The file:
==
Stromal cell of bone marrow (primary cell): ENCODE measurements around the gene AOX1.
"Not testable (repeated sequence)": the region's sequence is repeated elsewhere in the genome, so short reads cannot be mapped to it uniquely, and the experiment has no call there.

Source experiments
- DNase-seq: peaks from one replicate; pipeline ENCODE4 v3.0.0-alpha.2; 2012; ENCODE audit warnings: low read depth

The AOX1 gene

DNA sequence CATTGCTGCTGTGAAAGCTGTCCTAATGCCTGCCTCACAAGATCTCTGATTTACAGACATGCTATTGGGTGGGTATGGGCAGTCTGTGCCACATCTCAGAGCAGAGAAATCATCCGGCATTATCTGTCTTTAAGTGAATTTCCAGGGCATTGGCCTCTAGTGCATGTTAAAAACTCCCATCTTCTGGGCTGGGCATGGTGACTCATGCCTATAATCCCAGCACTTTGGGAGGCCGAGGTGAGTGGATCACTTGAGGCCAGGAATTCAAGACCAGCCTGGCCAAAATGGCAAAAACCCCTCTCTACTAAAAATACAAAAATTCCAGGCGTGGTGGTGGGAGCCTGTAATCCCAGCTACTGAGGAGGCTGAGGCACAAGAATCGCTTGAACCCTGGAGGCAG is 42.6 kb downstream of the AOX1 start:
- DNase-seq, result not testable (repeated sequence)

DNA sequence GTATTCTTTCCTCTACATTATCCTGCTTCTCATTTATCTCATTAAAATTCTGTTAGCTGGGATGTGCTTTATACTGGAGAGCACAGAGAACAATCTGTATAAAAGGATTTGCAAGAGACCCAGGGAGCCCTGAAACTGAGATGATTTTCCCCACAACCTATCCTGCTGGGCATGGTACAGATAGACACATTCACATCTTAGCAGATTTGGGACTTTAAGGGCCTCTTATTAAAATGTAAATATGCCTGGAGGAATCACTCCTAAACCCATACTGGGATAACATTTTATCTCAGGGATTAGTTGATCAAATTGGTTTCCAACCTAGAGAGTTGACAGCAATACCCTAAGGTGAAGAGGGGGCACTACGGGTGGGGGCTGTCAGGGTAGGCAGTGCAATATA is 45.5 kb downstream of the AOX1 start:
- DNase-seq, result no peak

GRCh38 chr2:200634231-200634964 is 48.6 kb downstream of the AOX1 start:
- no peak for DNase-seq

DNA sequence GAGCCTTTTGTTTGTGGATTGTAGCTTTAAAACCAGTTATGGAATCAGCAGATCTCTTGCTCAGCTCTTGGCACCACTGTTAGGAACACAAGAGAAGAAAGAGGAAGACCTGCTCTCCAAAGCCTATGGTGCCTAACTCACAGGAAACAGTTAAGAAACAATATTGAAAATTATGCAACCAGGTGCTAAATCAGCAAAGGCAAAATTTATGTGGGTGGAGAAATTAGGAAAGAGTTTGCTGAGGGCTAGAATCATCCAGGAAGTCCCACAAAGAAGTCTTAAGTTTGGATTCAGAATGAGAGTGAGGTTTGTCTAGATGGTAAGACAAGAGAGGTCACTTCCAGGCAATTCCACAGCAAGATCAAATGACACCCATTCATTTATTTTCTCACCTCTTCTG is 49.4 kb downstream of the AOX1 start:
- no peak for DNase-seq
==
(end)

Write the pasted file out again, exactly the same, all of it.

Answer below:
Stromal cell of bone marrow (primary cell): ENCODE measurements around the gene AOX1.
"Not testable (repeated sequence)": the region's sequence is repeated elsewhere in the genome, so short reads cannot be mapped to it uniquely, and the experiment has no call there.

Source experiments
- DNase-seq: peaks from one replicate; pipeline ENCODE4 v3.0.0-alpha.2; 2012; ENCODE audit warnings: low read depth

The AOX1 gene

DNA sequence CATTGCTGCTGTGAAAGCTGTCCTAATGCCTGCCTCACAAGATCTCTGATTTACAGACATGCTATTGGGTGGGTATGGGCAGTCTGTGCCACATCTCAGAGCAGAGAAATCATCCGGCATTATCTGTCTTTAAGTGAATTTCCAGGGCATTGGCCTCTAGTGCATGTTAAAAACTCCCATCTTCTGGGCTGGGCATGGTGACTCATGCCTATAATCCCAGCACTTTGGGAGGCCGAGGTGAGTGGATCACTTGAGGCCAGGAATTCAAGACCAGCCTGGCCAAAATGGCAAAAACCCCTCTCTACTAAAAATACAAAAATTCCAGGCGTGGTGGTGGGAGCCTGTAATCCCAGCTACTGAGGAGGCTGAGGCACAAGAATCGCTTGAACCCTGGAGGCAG is 42.6 kb downstream of the AOX1 start:
- DNase-seq, result not testable (repeated sequence)

DNA sequence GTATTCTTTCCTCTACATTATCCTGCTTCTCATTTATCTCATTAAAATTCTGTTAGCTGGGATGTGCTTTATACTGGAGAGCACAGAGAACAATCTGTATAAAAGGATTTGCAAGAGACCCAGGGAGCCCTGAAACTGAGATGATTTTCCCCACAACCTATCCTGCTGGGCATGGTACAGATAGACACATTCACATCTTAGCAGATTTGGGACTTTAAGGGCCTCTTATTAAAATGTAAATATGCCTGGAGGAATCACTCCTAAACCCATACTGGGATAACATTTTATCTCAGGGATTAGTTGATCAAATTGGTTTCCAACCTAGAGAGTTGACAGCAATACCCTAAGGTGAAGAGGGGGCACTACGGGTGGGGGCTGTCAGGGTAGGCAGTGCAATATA is 45.5 kb downstream of the AOX1 start:
- DNase-seq, result no peak

GRCh38 chr2:200634231-200634964 is 48.6 kb downstream of the AOX1 start:
- no peak for DNase-seq

DNA sequence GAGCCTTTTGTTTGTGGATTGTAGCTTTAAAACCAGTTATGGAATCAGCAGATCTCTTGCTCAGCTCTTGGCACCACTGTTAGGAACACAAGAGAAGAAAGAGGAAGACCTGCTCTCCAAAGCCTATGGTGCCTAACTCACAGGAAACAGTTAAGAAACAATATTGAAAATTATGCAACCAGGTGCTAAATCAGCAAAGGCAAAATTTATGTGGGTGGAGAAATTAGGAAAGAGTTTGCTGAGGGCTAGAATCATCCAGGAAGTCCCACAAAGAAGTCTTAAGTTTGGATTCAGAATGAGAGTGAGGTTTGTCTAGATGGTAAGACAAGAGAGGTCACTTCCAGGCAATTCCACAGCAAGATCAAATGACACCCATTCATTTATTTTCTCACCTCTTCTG is 49.4 kb downstream of the AOX1 start:
- no peak for DNase-seq